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Justin Timberlake on Fatherhood, His Uncertain Future and Being Best Friends With Jimmy Fallon

With his first No. 1 single in a decade for that inescapable 'Trolls' tune, Grammy and Oscar nominations, Justin Timberlake is back on top.

Justin Timberlake is remembering the very first time he got chased by a mob of shrieking teenage girls.

“I was about 15 or 16 years old,” he says. “We’d just given a concert in Germany at a festival on this huge field. And we were in the tour bus afterward, driving on a dirt road, and I looked out the window and saw all these young, impressionable females running after the bus.” He shrugs his shoulders and gets to the point of the story: “I think we can all agree that I did not have a normal childhood.”

Twenty years later, at age 36, Timberlake is having an unusual adulthood as well. At the moment, he’s lounging at a corner table at the bar in the Chateau Marmont, his still-babyish face half hidden behind a scruffy beard and a black wool cap. Timberlake has been so famous for so long — as the youngest member of the wildly successful 1990s boy band NSYNC, as a multiplatinum Grammy-winning solo artist (26 million albums sold) and, increasingly, as an accomplished screen actor (he’ll be co-starring with Kate Winslet in Woody Allen’s next movie) — that he’s learned to wear his celebrity like a pair of comfy old hammer pants. Indeed, he only can barely recall a time when he wasn’t dodging paparazzi and making headlines for things like dating Britney Spears (and making a music video about their breakup) and accidentally setting off Janet Jackson’s “wardrobe malfunction” at Super Bowl XXXVIII (even today, not a topic he’s eager to talk about).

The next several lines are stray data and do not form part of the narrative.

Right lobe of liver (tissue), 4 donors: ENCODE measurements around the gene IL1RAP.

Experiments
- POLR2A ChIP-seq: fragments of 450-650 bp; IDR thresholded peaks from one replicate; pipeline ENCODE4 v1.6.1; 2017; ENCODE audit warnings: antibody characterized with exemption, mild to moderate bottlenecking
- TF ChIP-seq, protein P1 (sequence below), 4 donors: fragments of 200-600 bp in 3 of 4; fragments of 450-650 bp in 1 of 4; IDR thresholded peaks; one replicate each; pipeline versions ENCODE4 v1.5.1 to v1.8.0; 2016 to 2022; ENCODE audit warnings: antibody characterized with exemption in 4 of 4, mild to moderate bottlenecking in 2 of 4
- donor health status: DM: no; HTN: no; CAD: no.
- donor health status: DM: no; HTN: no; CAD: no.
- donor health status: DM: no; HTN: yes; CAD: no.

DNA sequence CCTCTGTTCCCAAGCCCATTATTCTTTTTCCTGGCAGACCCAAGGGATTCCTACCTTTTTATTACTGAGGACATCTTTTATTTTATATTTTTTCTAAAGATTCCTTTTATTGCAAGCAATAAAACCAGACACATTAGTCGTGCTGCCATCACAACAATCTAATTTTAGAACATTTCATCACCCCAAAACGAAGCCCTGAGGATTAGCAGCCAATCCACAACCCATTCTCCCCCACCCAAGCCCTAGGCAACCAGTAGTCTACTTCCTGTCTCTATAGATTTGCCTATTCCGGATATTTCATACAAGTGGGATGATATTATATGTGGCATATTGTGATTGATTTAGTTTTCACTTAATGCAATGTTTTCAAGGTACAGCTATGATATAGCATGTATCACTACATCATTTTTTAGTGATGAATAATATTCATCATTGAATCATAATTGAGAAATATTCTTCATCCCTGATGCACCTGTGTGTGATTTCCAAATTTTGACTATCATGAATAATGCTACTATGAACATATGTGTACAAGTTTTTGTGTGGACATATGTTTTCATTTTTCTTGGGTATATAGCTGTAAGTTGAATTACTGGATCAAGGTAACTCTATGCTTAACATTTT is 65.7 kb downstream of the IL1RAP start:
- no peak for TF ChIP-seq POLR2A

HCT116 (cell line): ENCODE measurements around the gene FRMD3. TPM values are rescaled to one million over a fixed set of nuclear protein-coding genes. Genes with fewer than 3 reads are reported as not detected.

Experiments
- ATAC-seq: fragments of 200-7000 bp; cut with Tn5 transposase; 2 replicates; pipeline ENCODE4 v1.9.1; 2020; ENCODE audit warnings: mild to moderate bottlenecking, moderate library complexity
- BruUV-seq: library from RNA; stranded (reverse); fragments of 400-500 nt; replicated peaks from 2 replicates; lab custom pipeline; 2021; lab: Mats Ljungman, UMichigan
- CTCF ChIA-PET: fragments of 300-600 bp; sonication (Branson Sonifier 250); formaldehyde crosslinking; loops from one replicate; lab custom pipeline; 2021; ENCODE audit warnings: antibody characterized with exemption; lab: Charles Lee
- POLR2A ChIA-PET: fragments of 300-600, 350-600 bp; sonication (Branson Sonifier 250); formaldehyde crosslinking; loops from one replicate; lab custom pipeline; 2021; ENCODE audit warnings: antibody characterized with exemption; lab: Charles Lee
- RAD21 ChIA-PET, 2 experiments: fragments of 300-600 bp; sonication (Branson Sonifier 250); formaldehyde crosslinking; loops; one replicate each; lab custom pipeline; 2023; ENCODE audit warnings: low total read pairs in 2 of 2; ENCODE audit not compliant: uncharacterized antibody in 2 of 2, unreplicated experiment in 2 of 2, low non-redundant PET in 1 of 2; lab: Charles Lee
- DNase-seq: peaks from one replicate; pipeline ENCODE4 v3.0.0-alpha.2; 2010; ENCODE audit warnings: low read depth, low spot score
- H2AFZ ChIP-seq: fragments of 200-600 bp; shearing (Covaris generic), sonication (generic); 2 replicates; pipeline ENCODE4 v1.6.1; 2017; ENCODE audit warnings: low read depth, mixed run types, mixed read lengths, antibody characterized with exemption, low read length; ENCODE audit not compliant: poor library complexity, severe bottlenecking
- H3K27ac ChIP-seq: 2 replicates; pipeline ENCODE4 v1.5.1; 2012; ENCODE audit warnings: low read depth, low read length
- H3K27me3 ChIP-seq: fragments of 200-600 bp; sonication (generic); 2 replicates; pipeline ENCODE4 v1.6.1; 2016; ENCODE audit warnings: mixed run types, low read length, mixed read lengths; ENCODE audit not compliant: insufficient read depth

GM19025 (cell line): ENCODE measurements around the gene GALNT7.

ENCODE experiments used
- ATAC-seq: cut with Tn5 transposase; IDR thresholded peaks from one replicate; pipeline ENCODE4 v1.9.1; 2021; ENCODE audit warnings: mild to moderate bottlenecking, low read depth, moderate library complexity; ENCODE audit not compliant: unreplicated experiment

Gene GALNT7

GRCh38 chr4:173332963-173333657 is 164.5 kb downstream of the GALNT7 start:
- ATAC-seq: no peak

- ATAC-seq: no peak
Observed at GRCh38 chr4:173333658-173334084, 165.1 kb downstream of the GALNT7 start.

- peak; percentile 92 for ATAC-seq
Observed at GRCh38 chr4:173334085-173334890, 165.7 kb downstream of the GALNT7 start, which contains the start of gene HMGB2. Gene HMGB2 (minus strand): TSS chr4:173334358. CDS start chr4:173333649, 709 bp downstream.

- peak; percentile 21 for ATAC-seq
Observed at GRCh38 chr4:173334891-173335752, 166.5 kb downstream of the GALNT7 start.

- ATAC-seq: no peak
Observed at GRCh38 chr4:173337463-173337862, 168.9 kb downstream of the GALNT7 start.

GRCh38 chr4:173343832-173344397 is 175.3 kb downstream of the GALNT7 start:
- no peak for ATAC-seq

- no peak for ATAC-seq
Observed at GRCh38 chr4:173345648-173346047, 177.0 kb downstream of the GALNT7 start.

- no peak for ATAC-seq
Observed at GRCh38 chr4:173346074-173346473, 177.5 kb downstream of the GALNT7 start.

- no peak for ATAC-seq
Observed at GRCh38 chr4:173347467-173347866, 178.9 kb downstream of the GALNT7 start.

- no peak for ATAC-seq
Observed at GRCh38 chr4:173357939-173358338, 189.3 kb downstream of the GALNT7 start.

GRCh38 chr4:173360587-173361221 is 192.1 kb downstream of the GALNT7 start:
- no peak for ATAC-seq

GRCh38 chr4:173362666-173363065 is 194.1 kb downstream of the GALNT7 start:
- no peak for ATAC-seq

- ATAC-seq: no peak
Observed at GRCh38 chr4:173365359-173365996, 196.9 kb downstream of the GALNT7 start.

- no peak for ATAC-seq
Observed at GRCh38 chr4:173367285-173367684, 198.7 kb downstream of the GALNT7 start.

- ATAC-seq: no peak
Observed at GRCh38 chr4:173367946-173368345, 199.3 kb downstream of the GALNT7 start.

Like every new dad, Timberlake is struggling to make adjustments to the work-life balance. “At first, it broke me down,” he admits. “Those first eight months felt like those old [Ed Sullivan] shows where people are balancing spinning plates on poles — except if you drop one, they die.” Of course, kids also have a way of making parents re-evaluate their own past, of rethinking their own choices and wondering whether their children might find a better, easier, healthier way. “Would I want my child to follow my path?” contemplates Timberlake, pausing for a long swig of beer. “You know, I haven’t been able to answer that question in my mind. If he wanted it bad enough, I suppose I could teach him a lot about what not to do.”

This story first appeared in the Feb. 17 issue of The Hollywood Reporter magazine. To receive the magazine, click here to subscribe.